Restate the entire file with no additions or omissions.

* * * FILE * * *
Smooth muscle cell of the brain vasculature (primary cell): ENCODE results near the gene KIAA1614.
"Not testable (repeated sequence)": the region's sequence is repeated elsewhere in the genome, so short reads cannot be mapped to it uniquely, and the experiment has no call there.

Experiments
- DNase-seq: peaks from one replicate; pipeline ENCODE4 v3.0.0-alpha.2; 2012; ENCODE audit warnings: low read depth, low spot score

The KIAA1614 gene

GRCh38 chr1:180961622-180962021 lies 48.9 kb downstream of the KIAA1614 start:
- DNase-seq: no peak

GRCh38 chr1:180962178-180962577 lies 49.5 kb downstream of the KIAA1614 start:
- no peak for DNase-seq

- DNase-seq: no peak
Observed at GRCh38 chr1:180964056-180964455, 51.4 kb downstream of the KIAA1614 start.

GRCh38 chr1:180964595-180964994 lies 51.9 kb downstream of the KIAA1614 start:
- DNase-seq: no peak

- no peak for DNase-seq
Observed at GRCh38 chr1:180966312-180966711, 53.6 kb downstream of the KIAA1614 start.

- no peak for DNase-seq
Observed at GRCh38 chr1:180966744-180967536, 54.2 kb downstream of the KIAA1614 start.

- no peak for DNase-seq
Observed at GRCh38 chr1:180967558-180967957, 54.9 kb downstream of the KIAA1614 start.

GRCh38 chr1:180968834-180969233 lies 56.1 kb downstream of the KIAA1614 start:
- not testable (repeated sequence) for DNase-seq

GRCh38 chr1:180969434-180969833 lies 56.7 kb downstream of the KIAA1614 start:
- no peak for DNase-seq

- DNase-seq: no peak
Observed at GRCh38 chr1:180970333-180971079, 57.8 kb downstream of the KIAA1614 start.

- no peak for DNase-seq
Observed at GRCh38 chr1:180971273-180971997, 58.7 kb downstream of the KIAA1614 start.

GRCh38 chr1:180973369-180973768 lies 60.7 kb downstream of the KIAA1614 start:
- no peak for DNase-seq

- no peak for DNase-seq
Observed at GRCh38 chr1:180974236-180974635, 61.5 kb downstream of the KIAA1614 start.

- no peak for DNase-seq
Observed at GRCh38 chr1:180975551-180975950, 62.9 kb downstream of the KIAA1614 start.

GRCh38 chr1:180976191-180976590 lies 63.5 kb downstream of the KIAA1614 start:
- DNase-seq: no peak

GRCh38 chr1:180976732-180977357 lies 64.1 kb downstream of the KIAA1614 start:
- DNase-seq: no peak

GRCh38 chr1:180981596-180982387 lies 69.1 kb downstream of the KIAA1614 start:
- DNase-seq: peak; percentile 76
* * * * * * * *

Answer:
Smooth muscle cell of the brain vasculature (primary cell): ENCODE results near the gene KIAA1614.
"Not testable (repeated sequence)": the region's sequence is repeated elsewhere in the genome, so short reads cannot be mapped to it uniquely, and the experiment has no call there.

Experiments
- DNase-seq: peaks from one replicate; pipeline ENCODE4 v3.0.0-alpha.2; 2012; ENCODE audit warnings: low read depth, low spot score

The KIAA1614 gene

GRCh38 chr1:180961622-180962021 lies 48.9 kb downstream of the KIAA1614 start:
- DNase-seq: no peak

GRCh38 chr1:180962178-180962577 lies 49.5 kb downstream of the KIAA1614 start:
- no peak for DNase-seq

- DNase-seq: no peak
Observed at GRCh38 chr1:180964056-180964455, 51.4 kb downstream of the KIAA1614 start.

GRCh38 chr1:180964595-180964994 lies 51.9 kb downstream of the KIAA1614 start:
- DNase-seq: no peak

- no peak for DNase-seq
Observed at GRCh38 chr1:180966312-180966711, 53.6 kb downstream of the KIAA1614 start.

- no peak for DNase-seq
Observed at GRCh38 chr1:180966744-180967536, 54.2 kb downstream of the KIAA1614 start.

- no peak for DNase-seq
Observed at GRCh38 chr1:180967558-180967957, 54.9 kb downstream of the KIAA1614 start.

GRCh38 chr1:180968834-180969233 lies 56.1 kb downstream of the KIAA1614 start:
- not testable (repeated sequence) for DNase-seq

GRCh38 chr1:180969434-180969833 lies 56.7 kb downstream of the KIAA1614 start:
- no peak for DNase-seq

- DNase-seq: no peak
Observed at GRCh38 chr1:180970333-180971079, 57.8 kb downstream of the KIAA1614 start.

- no peak for DNase-seq
Observed at GRCh38 chr1:180971273-180971997, 58.7 kb downstream of the KIAA1614 start.

GRCh38 chr1:180973369-180973768 lies 60.7 kb downstream of the KIAA1614 start:
- no peak for DNase-seq

- no peak for DNase-seq
Observed at GRCh38 chr1:180974236-180974635, 61.5 kb downstream of the KIAA1614 start.

- no peak for DNase-seq
Observed at GRCh38 chr1:180975551-180975950, 62.9 kb downstream of the KIAA1614 start.

GRCh38 chr1:180976191-180976590 lies 63.5 kb downstream of the KIAA1614 start:
- DNase-seq: no peak

GRCh38 chr1:180976732-180977357 lies 64.1 kb downstream of the KIAA1614 start:
- DNase-seq: no peak

GRCh38 chr1:180981596-180982387 lies 69.1 kb downstream of the KIAA1614 start:
- DNase-seq: peak; percentile 76